Even though community college is considered more affordable than most four-year universities, you should still try to minimize your costs as much as possible. To avoid paying more for your education than you need to, avoid making these common financial aid mistakes:

1. Not filling out your FAFSA promptly.

The Free Application for Federal Student Aid (FAFSA) becomes available on January 1st of each year. You must fill out this form to apply for federal aid, including grants and scholarships. Filling out this form doesn’t guarantee that you will receive aid, but unless you fill it out you won’t know whether or not you qualify. Surprisingly, the American Association of Community Colleges reports that only 62% of community college students ever fill out the form, and many of them wait until a few weeks before classes start. If you put off filling out your FAFSA, you might miss out on scholarship opportunities.

2. Not applying for school-sponsored aid.

Federal student loans account for a large percentage of the financial aid college students receive, but they are not the only option. Check your college’s website or talk to the admissions office to see what kind of scholarships the college offers. Many community colleges provide need-based and merit-based scholarships, some general and others connected to a specific program. You’ll also need to apply to the school for financial aid to get a work-study job.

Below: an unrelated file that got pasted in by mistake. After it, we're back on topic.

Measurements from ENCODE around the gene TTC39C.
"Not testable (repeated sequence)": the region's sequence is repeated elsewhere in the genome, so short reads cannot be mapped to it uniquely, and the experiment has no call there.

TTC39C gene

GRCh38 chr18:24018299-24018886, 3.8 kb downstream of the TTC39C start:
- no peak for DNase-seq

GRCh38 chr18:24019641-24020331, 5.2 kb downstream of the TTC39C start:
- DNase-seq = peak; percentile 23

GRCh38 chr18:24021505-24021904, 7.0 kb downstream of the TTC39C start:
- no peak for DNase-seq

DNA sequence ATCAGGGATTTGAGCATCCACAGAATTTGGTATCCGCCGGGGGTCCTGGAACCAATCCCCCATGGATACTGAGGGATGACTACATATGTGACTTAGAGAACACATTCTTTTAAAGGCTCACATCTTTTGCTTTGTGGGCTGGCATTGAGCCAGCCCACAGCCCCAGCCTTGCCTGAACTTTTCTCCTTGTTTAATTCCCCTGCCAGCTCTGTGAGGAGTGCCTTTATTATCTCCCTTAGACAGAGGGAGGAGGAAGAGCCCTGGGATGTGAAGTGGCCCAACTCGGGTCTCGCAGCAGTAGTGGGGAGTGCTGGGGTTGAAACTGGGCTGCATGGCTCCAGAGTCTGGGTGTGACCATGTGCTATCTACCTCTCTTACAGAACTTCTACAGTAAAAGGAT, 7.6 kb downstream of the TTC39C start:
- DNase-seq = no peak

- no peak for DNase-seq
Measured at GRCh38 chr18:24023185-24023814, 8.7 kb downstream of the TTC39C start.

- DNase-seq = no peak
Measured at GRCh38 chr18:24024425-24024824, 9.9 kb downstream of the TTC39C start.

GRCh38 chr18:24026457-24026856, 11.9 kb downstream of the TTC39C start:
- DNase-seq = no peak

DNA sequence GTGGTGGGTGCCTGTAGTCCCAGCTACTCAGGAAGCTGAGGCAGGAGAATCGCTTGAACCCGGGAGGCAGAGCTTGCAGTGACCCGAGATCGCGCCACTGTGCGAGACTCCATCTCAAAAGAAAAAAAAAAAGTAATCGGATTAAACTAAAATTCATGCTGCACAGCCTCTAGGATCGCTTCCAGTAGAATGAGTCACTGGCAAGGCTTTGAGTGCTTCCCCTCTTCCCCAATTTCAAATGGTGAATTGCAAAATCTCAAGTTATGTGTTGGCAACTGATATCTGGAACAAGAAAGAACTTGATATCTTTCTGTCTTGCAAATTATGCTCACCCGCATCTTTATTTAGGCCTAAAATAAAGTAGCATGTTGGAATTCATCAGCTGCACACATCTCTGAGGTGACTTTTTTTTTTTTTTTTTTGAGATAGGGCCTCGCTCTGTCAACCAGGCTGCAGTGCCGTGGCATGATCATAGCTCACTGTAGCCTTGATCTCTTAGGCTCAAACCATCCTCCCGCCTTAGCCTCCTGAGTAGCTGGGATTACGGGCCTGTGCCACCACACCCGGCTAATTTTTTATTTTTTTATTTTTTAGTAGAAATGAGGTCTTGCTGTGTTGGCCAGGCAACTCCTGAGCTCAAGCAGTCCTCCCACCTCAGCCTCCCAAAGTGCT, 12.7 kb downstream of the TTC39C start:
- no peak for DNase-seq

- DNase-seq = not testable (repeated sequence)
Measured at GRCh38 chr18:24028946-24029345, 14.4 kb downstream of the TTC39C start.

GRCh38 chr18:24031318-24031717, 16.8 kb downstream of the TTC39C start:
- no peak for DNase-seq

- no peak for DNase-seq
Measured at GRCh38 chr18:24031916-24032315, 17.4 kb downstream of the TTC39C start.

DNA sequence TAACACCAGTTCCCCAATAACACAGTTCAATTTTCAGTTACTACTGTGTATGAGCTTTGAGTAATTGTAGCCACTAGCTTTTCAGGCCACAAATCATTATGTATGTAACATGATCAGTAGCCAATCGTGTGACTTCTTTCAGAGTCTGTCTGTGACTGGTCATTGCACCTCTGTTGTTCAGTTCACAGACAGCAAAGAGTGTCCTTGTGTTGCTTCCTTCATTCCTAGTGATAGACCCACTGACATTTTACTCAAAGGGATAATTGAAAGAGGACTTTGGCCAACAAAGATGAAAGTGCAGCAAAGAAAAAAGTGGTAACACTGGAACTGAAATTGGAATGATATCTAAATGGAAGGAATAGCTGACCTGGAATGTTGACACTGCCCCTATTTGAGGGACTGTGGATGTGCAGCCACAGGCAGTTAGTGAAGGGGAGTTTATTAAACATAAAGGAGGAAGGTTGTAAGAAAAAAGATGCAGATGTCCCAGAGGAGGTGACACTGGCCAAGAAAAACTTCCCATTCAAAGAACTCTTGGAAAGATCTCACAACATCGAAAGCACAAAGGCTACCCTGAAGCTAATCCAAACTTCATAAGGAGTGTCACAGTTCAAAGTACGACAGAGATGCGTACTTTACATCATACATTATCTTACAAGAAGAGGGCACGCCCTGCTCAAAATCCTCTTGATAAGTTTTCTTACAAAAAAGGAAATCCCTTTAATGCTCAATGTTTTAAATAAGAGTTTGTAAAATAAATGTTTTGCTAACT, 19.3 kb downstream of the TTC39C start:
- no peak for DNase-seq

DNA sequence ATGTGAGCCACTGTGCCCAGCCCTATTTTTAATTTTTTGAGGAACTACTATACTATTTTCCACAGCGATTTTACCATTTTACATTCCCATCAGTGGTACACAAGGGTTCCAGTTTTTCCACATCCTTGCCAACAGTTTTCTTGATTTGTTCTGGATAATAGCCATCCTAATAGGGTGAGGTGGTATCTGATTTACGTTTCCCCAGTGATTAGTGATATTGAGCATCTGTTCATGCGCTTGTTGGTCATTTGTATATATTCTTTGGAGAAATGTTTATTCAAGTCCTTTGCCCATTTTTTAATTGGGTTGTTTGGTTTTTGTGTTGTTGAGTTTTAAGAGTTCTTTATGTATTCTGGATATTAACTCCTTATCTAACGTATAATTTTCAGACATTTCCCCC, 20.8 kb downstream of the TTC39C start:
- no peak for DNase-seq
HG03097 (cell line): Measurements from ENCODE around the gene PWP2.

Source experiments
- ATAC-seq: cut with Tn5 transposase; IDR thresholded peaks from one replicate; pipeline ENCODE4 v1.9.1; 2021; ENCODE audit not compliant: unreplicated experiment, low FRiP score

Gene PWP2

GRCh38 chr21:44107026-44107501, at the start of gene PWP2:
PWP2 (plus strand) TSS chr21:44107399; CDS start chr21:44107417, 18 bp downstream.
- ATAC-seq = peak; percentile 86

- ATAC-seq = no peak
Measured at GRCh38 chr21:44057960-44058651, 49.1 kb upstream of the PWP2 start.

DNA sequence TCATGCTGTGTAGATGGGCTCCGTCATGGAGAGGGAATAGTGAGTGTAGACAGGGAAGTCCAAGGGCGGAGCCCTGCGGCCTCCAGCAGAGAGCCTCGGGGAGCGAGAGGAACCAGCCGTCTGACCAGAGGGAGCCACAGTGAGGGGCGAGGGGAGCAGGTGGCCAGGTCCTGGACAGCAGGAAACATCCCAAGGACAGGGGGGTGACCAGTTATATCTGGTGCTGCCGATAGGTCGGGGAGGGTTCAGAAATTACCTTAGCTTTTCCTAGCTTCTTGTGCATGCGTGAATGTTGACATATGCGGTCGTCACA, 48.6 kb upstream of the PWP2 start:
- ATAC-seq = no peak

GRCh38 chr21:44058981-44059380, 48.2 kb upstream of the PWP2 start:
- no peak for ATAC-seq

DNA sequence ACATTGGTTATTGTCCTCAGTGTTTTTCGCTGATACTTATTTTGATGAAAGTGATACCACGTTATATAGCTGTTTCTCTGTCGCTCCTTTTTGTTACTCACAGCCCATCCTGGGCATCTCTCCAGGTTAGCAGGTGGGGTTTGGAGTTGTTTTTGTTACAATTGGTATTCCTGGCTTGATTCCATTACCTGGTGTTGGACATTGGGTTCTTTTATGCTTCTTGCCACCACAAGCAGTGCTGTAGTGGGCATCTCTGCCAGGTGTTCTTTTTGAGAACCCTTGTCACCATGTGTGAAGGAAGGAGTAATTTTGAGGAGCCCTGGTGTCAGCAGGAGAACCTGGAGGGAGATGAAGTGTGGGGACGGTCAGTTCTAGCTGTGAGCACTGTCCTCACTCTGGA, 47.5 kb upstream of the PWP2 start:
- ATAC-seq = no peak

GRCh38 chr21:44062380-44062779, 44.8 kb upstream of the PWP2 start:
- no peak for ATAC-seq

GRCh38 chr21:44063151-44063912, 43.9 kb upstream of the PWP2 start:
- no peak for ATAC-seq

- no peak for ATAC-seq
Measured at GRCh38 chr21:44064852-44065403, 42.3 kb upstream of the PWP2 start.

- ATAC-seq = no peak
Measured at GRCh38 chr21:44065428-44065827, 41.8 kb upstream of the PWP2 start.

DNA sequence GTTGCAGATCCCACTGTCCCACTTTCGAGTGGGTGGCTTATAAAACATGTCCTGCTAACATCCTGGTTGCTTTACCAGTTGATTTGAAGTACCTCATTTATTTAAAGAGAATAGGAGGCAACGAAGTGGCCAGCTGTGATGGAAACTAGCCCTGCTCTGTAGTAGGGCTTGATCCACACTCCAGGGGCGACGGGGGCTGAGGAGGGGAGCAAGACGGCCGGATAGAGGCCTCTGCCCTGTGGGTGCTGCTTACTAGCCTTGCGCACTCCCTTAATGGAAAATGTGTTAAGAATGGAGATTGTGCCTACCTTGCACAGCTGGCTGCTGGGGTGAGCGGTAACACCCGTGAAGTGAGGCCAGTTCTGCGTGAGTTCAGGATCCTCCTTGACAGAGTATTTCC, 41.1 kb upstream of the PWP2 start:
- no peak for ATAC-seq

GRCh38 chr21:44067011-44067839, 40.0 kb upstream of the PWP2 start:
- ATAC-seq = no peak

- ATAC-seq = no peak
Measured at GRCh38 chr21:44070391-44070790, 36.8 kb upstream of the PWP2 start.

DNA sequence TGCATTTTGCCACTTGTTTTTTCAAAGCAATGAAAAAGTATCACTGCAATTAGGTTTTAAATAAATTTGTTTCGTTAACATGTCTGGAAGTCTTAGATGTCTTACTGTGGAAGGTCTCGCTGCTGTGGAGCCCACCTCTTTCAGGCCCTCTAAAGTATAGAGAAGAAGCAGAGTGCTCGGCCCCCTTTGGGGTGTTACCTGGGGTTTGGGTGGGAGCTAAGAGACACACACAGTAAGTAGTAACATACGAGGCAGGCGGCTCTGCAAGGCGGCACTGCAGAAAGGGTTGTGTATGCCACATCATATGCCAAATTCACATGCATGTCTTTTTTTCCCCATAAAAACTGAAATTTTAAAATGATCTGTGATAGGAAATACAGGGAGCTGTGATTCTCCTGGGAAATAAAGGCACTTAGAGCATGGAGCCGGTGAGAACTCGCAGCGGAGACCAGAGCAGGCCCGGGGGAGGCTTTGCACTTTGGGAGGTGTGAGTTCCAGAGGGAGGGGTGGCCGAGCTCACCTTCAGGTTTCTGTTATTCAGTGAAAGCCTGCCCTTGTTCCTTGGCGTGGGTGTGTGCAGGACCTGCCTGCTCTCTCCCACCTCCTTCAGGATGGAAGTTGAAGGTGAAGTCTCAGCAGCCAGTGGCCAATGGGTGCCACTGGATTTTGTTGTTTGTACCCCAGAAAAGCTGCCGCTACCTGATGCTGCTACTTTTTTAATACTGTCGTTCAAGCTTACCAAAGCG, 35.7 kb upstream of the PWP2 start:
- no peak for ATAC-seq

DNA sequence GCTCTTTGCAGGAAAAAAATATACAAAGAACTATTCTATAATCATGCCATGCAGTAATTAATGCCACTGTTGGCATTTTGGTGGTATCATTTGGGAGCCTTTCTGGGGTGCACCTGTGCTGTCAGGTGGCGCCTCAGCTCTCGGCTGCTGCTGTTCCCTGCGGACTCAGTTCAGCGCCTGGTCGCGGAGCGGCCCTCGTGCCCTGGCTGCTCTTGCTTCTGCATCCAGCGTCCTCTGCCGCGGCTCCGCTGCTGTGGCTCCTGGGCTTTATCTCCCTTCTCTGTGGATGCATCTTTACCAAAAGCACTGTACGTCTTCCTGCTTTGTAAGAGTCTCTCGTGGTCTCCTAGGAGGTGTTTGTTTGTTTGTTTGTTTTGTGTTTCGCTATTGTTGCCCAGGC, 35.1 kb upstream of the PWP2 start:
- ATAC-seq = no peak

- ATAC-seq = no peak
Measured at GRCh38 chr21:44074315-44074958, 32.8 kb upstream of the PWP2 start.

This video offers some tips to help college students to avoid financial mistakes.

3. Not looking for outside scholarships.

In addition to checking with your school to see if they offer scholarships, you should also look for private scholarships offered by outside organizations. Many of these scholarships are relatively small (a few hundred dollars at most), but they could help cover your costs for books or living expenses while in college.

4. Borrowing more than you need.

While taking out extra loans to cover your living expenses might be tempting, you might regret that decision when you get your first bill to repay those loans. Consider whether you’ll be attending school part-time or full-time when deciding how much to take in loans, and think about whether you might have time for a part-time job to finance your school books and living expenses. When your student loans come due, they may come with hefty interest fees that can compound quickly, racking up an astronomical amount of debt in a short period. If you can avoid taking out loans, do it!

5. Taking too many classes at once.